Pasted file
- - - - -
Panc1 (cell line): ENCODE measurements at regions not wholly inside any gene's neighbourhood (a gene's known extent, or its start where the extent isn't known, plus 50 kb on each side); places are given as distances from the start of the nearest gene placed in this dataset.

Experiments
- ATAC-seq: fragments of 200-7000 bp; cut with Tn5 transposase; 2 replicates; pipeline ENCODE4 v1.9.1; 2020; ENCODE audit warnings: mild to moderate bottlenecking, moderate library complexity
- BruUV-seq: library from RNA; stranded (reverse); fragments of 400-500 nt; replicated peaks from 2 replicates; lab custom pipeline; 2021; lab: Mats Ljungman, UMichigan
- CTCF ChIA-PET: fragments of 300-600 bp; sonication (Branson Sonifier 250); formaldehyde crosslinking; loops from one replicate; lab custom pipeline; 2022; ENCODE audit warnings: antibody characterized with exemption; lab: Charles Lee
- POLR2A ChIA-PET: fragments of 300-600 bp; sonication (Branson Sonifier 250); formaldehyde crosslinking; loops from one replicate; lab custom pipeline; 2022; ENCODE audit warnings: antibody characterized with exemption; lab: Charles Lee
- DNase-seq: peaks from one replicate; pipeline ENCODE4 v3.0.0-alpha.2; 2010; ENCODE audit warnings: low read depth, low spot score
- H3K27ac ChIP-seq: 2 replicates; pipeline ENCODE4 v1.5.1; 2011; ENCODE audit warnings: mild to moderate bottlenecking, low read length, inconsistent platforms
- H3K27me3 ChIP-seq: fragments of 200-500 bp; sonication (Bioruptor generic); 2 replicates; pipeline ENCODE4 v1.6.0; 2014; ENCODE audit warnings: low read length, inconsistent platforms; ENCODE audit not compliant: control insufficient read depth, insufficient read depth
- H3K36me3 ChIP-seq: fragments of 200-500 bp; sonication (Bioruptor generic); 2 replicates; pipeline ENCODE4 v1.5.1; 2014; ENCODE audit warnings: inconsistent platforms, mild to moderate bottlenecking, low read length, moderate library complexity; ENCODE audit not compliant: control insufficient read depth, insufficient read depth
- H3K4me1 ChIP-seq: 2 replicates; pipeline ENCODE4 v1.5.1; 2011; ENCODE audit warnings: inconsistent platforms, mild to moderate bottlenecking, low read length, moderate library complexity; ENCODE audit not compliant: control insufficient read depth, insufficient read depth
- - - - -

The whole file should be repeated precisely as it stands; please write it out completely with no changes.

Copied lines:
Panc1 (cell line): ENCODE measurements at regions not wholly inside any gene's neighbourhood (a gene's known extent, or its start where the extent isn't known, plus 50 kb on each side); places are given as distances from the start of the nearest gene placed in this dataset.

Experiments
- ATAC-seq: fragments of 200-7000 bp; cut with Tn5 transposase; 2 replicates; pipeline ENCODE4 v1.9.1; 2020; ENCODE audit warnings: mild to moderate bottlenecking, moderate library complexity
- BruUV-seq: library from RNA; stranded (reverse); fragments of 400-500 nt; replicated peaks from 2 replicates; lab custom pipeline; 2021; lab: Mats Ljungman, UMichigan
- CTCF ChIA-PET: fragments of 300-600 bp; sonication (Branson Sonifier 250); formaldehyde crosslinking; loops from one replicate; lab custom pipeline; 2022; ENCODE audit warnings: antibody characterized with exemption; lab: Charles Lee
- POLR2A ChIA-PET: fragments of 300-600 bp; sonication (Branson Sonifier 250); formaldehyde crosslinking; loops from one replicate; lab custom pipeline; 2022; ENCODE audit warnings: antibody characterized with exemption; lab: Charles Lee
- DNase-seq: peaks from one replicate; pipeline ENCODE4 v3.0.0-alpha.2; 2010; ENCODE audit warnings: low read depth, low spot score
- H3K27ac ChIP-seq: 2 replicates; pipeline ENCODE4 v1.5.1; 2011; ENCODE audit warnings: mild to moderate bottlenecking, low read length, inconsistent platforms
- H3K27me3 ChIP-seq: fragments of 200-500 bp; sonication (Bioruptor generic); 2 replicates; pipeline ENCODE4 v1.6.0; 2014; ENCODE audit warnings: low read length, inconsistent platforms; ENCODE audit not compliant: control insufficient read depth, insufficient read depth
- H3K36me3 ChIP-seq: fragments of 200-500 bp; sonication (Bioruptor generic); 2 replicates; pipeline ENCODE4 v1.5.1; 2014; ENCODE audit warnings: inconsistent platforms, mild to moderate bottlenecking, low read length, moderate library complexity; ENCODE audit not compliant: control insufficient read depth, insufficient read depth
- H3K4me1 ChIP-seq: 2 replicates; pipeline ENCODE4 v1.5.1; 2011; ENCODE audit warnings: inconsistent platforms, mild to moderate bottlenecking, low read length, moderate library complexity; ENCODE audit not compliant: control insufficient read depth, insufficient read depth